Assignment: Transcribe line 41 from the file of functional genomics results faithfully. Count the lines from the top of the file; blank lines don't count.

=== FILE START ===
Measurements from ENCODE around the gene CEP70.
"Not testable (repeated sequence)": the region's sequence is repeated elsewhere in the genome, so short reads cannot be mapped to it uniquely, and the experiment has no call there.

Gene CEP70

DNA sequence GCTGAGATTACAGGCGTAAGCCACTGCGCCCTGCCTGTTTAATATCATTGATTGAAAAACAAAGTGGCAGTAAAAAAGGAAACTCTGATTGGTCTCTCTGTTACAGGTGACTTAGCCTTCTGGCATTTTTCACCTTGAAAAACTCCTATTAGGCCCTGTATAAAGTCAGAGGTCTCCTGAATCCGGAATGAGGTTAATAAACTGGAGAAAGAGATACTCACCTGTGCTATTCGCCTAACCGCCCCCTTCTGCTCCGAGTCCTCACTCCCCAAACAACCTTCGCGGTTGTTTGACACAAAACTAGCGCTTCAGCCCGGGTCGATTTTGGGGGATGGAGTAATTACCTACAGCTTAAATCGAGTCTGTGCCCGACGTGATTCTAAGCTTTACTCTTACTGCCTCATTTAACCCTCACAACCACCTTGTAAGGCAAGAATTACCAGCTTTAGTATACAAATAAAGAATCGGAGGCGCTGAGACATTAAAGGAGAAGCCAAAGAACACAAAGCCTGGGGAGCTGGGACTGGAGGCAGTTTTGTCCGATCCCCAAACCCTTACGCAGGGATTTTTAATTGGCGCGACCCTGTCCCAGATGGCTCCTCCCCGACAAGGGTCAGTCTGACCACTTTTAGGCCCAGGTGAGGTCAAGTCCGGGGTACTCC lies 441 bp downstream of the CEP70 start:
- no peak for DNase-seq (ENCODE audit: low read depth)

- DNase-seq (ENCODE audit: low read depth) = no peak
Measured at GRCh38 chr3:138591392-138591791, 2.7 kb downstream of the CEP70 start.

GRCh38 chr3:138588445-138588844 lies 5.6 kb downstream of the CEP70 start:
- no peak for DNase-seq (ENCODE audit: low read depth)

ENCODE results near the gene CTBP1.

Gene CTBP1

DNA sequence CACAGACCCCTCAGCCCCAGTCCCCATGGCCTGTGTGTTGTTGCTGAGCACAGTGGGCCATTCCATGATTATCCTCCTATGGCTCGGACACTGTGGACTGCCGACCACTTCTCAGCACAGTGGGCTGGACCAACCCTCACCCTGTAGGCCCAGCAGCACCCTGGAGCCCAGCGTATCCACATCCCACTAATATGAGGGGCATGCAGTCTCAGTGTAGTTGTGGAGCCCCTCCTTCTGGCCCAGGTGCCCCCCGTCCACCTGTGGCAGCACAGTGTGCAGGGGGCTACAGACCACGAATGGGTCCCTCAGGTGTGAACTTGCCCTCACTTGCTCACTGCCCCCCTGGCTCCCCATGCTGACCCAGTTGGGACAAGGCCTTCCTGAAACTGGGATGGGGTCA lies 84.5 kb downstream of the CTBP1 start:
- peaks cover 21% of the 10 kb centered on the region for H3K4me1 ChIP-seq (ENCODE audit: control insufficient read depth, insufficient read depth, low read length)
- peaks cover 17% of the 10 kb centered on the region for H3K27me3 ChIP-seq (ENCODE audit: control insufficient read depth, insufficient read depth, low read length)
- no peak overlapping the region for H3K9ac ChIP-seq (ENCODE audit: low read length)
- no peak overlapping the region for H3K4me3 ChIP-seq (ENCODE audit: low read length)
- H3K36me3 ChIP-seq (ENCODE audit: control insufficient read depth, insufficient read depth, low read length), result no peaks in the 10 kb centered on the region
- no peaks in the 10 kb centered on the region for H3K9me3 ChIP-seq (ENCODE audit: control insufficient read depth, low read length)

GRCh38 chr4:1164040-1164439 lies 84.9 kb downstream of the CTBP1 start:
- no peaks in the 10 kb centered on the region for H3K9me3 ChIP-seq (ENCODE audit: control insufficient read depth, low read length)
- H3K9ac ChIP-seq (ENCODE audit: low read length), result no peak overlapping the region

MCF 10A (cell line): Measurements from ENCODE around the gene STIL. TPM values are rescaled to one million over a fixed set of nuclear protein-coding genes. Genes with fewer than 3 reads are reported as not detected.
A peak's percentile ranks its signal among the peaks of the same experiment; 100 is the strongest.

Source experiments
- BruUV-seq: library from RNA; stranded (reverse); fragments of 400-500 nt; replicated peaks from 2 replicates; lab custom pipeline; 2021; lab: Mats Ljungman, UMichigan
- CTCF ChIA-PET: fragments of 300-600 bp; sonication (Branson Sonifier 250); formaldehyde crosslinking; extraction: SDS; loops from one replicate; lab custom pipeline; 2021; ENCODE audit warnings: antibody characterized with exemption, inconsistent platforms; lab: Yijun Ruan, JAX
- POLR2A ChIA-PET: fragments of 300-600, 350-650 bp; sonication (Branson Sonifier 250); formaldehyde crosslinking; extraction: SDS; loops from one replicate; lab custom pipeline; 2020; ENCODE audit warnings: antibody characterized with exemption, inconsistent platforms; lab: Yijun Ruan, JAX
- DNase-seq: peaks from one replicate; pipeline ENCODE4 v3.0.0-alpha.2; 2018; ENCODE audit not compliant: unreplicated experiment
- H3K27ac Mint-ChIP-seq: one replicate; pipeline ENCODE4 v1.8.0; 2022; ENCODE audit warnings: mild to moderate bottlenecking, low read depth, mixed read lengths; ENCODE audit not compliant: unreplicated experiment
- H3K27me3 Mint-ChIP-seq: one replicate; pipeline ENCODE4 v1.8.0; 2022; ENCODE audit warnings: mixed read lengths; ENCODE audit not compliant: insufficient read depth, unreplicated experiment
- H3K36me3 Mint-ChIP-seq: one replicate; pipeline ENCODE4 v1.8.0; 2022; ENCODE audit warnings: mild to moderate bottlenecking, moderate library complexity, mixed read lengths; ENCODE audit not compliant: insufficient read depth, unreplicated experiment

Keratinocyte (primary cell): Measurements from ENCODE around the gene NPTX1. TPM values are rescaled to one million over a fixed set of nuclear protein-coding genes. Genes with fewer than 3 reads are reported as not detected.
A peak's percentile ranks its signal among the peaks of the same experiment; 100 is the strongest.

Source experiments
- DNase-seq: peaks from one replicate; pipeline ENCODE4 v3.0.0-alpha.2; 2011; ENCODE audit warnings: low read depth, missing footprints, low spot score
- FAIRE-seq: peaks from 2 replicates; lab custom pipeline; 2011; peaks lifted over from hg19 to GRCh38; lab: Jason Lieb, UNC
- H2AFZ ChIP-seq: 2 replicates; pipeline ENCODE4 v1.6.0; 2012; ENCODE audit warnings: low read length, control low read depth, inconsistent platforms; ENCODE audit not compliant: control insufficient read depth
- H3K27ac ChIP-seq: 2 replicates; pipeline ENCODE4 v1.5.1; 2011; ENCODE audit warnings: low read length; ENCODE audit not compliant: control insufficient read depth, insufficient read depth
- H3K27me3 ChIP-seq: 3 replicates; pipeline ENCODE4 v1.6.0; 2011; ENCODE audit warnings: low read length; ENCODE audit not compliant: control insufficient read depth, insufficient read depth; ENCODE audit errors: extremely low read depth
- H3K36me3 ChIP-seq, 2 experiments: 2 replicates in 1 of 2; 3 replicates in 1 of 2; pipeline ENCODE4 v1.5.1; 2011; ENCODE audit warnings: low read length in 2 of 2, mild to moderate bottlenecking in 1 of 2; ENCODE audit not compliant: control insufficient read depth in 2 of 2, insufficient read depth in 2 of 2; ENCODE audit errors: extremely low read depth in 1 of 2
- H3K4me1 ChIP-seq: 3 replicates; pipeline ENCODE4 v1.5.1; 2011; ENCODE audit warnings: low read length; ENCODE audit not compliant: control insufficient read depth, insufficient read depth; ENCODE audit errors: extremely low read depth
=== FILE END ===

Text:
- H3K4me1 ChIP-seq: 3 replicates; pipeline ENCODE4 v1.5.1; 2011; ENCODE audit warnings: low read length; ENCODE audit not compliant: control insufficient read depth, insufficient read depth; ENCODE audit errors: extremely low read depth